By month: October 2019
The ACA destroyed a lot of the advantages of the Section 105 medical reimbursement plan. While the QSEHRA was, and remains, a good option for small employers, something even better has arrived—for employers of all sizes—starting in 2020.
The simple maneuver of converting your personal residence to a rental property brings with it myriad tax rules, mostly good when you know how they work. For example, your rental net income can create the Section 199A deduction if the rental rises to the level of a trade or business (most do).
The Tax Cuts and Jobs Act brought sweeping changes to the tax laws―some good and some bad. But the one change that can potentially provide you the biggest tax benefit is the Section 199A deduction.
Both you and your spouse have your own businesses. Your spouse’s business provides paid services to your business. Could this arrangement cause you problems when claiming a Section 199A deduction?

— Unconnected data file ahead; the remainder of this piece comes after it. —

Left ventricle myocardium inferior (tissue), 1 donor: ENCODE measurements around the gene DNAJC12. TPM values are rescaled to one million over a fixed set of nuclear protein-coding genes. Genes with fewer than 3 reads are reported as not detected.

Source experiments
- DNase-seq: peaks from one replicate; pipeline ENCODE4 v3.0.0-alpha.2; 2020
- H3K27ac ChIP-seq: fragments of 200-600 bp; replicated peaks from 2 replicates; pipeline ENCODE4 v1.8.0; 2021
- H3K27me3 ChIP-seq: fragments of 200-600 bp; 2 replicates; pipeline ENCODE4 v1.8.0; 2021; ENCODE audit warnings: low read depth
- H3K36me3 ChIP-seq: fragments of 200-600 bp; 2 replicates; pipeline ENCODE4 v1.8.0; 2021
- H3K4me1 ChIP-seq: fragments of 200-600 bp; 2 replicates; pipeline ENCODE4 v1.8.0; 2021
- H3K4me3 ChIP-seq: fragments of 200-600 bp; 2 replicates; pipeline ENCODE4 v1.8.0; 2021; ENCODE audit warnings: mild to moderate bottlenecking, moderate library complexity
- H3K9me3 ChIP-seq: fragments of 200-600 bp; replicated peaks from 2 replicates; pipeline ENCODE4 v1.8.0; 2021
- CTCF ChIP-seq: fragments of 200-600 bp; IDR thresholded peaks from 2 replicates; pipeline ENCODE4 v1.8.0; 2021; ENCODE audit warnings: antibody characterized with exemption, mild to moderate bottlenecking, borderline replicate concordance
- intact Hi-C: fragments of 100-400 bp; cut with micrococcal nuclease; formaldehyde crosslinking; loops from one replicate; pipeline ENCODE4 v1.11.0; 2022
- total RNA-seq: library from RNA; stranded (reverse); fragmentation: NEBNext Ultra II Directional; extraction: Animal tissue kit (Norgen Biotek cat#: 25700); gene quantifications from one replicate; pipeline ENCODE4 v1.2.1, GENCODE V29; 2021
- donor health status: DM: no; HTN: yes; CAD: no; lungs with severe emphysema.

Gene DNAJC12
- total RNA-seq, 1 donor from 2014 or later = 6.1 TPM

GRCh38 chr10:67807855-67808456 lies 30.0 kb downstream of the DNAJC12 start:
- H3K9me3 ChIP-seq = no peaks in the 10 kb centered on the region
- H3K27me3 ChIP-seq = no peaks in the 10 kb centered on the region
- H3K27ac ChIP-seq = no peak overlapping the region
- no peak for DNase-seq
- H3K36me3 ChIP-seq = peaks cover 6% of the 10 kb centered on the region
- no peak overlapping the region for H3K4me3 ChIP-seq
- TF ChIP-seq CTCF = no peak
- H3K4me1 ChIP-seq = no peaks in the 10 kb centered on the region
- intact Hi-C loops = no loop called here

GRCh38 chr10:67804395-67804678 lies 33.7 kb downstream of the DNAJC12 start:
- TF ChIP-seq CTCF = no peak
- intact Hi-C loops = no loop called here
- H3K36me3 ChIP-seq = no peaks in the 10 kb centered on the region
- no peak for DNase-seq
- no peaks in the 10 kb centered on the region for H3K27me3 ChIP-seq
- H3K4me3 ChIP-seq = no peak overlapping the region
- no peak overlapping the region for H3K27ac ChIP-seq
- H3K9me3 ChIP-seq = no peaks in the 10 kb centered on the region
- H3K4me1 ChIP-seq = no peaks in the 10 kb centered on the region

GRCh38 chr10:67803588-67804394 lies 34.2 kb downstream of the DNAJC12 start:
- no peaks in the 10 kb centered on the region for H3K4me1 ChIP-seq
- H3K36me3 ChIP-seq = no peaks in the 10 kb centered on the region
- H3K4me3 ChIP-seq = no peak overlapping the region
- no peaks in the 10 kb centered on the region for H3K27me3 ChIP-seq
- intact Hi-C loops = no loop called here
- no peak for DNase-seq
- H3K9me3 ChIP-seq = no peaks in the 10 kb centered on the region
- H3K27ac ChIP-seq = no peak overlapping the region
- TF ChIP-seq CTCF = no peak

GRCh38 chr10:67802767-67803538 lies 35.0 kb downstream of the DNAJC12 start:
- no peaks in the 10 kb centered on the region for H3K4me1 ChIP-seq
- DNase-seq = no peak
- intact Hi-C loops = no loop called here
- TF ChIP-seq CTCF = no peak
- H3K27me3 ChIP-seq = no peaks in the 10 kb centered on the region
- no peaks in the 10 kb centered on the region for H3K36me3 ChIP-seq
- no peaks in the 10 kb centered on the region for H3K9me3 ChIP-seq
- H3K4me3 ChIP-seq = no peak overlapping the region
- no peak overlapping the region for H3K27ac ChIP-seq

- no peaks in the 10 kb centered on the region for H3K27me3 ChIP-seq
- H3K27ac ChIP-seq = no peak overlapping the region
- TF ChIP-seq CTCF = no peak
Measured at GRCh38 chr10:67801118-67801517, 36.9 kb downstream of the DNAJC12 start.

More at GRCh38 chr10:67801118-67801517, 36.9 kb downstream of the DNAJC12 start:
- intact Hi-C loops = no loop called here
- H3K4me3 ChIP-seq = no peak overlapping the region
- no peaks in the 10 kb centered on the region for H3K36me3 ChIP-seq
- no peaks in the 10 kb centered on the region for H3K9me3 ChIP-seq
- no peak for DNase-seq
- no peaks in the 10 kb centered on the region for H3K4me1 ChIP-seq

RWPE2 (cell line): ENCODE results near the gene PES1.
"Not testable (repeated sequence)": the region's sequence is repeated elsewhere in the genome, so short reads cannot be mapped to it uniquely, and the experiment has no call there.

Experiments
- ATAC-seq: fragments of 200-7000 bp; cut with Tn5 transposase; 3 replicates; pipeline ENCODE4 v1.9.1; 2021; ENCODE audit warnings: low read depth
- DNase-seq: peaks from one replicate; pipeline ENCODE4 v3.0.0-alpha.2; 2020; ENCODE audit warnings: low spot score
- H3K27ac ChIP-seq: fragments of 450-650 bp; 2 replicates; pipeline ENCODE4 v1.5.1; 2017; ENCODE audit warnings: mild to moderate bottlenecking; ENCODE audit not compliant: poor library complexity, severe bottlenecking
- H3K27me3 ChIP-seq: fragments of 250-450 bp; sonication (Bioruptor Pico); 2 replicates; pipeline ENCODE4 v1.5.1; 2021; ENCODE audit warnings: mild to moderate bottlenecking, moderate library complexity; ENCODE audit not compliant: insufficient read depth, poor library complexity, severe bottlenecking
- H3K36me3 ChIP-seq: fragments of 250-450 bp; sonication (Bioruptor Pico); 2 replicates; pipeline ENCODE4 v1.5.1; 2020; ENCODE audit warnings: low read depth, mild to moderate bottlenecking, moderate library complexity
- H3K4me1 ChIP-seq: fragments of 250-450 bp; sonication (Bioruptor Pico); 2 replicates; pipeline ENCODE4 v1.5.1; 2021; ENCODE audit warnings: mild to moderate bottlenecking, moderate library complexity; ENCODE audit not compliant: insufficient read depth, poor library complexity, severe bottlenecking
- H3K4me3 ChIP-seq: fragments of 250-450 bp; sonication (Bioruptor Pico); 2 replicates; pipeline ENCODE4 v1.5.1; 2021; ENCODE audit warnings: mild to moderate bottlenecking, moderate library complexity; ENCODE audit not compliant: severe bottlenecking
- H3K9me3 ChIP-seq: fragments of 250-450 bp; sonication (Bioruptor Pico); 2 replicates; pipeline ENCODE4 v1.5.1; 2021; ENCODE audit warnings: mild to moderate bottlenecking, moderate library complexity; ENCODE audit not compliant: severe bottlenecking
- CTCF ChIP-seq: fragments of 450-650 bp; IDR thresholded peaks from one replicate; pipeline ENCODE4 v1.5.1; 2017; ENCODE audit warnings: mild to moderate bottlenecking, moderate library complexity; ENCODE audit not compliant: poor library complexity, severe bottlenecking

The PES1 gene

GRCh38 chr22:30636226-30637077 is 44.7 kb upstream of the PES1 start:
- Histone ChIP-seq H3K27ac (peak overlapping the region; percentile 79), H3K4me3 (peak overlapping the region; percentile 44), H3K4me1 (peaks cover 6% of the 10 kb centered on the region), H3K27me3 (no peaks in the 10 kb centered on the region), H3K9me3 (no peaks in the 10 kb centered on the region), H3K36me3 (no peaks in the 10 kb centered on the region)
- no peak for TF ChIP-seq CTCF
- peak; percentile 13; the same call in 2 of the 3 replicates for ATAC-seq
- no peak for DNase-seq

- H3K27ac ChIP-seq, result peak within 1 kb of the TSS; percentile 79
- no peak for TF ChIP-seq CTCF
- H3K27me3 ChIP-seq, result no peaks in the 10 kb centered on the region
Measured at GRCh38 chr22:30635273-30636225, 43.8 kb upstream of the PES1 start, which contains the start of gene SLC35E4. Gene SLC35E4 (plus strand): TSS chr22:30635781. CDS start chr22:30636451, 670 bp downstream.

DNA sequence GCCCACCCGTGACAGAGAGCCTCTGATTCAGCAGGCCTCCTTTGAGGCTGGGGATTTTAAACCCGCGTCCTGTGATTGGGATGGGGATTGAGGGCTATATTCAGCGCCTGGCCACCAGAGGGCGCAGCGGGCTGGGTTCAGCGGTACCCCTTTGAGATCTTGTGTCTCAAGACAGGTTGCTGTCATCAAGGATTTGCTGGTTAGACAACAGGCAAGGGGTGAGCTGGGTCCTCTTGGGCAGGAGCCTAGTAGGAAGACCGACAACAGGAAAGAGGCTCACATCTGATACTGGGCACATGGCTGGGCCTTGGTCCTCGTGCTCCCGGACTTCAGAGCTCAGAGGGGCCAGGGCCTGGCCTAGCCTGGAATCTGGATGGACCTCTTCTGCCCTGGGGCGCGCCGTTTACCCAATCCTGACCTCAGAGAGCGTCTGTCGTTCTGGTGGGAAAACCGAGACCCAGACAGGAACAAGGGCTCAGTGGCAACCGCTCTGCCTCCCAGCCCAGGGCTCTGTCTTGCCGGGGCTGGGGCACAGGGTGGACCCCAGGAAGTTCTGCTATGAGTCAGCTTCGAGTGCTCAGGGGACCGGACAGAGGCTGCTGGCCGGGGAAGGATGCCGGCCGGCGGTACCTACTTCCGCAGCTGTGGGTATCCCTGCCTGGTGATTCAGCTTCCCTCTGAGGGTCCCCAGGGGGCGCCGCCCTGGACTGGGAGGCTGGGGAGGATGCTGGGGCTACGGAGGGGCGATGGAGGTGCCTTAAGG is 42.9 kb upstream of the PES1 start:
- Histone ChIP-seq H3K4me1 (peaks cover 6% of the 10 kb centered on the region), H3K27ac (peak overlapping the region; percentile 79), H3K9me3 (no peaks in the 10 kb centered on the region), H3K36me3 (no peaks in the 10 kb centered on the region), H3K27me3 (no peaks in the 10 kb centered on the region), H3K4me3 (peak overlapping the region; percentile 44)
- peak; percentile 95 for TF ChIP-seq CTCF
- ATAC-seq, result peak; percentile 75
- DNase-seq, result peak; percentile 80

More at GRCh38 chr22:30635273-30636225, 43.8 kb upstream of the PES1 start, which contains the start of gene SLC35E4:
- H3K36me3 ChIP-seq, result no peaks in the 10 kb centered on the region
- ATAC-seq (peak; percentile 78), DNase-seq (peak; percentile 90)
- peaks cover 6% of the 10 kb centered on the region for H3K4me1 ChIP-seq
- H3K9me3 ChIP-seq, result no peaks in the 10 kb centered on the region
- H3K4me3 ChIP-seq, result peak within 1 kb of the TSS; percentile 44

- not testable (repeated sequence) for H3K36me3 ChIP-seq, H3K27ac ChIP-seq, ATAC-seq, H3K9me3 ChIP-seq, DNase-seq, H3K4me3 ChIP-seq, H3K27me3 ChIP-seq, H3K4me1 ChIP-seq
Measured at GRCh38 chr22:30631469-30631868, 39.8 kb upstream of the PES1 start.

This taxpayer’s checking account shows a negative cash balance. He writes checks on December 31 when he has a negative balance. Can he deduct the expenses on his tax return?
Congress changed the IRS procedures for auditing partnerships, and they apply beginning with your 2018 partnership tax return. Under the new rules, an audit can lead to a partnership-level tax at a 37 percent rate. We’ll explain the new rules and how your partnership can potentially avoid paying this new audit tax.
Assisted living and nursing home expenses can quickly deplete your income and savings. One way to minimize their financial hit is being able to deduct them as medical expenses on your tax return. We’ll explain when you can do this.
You booked a short personal trip. Now you find that an important vendor is going to the same location where you are taking your personal trip. Does dinner with the vendor convert this trip from personal to a tax-deductible business trip?